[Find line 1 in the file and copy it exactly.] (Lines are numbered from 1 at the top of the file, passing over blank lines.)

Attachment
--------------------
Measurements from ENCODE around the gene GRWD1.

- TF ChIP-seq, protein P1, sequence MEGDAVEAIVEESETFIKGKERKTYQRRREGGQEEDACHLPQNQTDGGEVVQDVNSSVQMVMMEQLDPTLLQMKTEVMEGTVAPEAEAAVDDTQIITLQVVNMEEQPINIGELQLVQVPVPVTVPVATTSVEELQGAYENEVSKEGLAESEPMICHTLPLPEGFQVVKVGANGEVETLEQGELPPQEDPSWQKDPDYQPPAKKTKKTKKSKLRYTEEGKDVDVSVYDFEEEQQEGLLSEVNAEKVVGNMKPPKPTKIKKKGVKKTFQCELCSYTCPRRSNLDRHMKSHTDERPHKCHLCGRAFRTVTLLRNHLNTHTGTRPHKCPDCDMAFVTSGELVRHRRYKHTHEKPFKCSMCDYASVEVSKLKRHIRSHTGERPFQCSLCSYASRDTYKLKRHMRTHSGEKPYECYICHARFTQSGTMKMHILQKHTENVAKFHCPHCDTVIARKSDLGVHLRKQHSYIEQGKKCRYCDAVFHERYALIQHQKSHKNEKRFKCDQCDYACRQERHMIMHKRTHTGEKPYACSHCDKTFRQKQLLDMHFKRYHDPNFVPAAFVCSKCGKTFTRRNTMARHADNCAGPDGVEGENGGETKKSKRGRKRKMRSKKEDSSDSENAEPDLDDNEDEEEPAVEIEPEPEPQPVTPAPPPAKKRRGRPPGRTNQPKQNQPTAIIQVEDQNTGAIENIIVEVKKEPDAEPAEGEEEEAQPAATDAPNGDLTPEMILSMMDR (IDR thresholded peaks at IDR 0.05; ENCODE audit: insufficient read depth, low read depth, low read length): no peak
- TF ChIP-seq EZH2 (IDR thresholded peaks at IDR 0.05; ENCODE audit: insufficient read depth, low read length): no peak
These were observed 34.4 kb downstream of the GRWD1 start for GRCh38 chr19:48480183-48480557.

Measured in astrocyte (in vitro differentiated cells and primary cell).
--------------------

Measurements from ENCODE around the gene GRWD1.